Must-try food in Oslo: Norwegian hot dog

The people of Norway eat about 100 hot dogs a year per person! That means, to fit in, you should be eating a hot dog, too. In my research, I discovered a hot dog stand that was pretty popular, so I surprised Silvia by taking her there because she had never been. It’s called Syverkiosken and had delicious hot dogs. It’s definitely popular for a reason.

The funny thing is when I mentioned that we were going to a hot dog stand, she said that Norwegians typically just go into a convenience store or gas station for their hot dogs (and they are still good!). Doesn’t seem to matter where you get one, just be sure to get one. It’s a boiled sausage wrapped in a tortilla-like lompe made from potato. Whatever they do and whatever it’s made from, it’s a must-eat when in Norway. And it’s cheap!!


Salmon

Norwegian salmon

I like salmon a lot, so when I went to Norway, I knew that it would have to be on my list of foods to try in Oslo. They tend to farm salmon in the ocean and are very eco-conscious and thoughtful about the lives of the fish. Smoked salmon is the way to go so Silvia and I found a place called Den Glade Gris (The Happy Pig) with a whole appetizer platter of Norwegian favorites that included the smoked salmon. With some sprigs of dill on top, it was a delicious start to a meal (where the main dish was fish and chips and also delicious).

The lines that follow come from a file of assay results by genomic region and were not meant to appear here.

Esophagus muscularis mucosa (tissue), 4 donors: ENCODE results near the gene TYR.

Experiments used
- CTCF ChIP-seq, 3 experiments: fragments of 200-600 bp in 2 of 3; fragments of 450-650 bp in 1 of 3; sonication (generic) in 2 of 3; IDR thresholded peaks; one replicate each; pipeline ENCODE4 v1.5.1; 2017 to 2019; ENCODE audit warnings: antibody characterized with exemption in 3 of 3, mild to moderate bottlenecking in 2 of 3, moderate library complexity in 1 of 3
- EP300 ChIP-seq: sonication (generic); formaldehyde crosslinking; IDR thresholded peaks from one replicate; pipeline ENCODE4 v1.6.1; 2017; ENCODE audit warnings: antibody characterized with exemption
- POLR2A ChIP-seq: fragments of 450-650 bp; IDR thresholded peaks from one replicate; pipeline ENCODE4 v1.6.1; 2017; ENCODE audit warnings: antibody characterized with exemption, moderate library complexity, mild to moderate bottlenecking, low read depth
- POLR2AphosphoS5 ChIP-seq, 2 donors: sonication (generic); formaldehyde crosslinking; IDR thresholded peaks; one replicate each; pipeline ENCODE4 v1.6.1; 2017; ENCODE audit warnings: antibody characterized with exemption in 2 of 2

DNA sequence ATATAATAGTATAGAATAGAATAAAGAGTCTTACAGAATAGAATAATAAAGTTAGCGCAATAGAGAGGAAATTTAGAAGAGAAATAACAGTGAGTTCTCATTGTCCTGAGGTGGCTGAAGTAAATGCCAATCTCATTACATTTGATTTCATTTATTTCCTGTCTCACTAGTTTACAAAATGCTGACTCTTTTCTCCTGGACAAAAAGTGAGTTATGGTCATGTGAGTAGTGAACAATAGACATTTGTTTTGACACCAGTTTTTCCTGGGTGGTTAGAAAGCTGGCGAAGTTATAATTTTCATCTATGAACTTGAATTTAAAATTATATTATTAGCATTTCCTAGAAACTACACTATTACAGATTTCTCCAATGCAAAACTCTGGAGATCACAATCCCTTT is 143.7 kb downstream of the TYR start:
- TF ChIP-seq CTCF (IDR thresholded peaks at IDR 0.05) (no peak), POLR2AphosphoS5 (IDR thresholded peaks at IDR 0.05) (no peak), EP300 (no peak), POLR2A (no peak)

The fish has great flavor and the texture was softer than I’m used to and it was really nice. Fish is a staple in the Norwegian diet and I try to be conscious of that here at home, too. I do love fish and other seafood, but don’t find myself buying it too often. A trick around that is to buy it frozen so you always have some!

Tip: This is a restaurant you can get 20% off with the Oslo Pass


Reindeer

Reindeer heart

Now we’re getting into some of the foods that might be a little funny for Americans. As if eating reindeer meat isn’t strange enough for me, it turned out it was reindeer heart. To be fair, the menu didn’t say which part of the reindeer I’d be served, but I was a bit surprised when he listed everything on the plate! Yep, this is the same appetizer I mentioned above. Very economical when trying a lot of foods.

The weirdest part is that it didn’t taste weird. Just tasted like a flavored jerky — you know, beef jerky? Reindeer are plentiful and this restaurant, in particular, has an ethos (and may be part of Norwegian culture) is not to waste. So, it makes sense to serve all parts of the animal.


Flatbread (flatbrød)

Ever since the Vikings, flatbread has been eaten in this part of the world. It is still a part of their traditional meals. We received a basket full of flatbread with our meal, but you can also buy boxes in the grocery store if you want to try them on your own.

There’s something so special about eating food that’s been around for ages. While you eat your Norwegian flatbread, imagine it being the 1500s and you’re walking up one of those beautiful green mountains in Norway. What a thought!


Rye bread

rye bread

There seems to be a bread culture in the Nordics. They do bread exceedingly and ridiculously well. Rye bread is a favorite and I highly recommend getting a loaf, or half loaf if you can find it, and use it for the food coming up in the list!

Rye was one of the first grains found in Norway, so it has a special significance. Bread used to be the biggest part of the meal, but nowadays it’s used more for breakfast and sometimes as open-faced sandwiches at lunch. Potatoes are now a favorite for lunches and dinners these days.


Caviar in a tube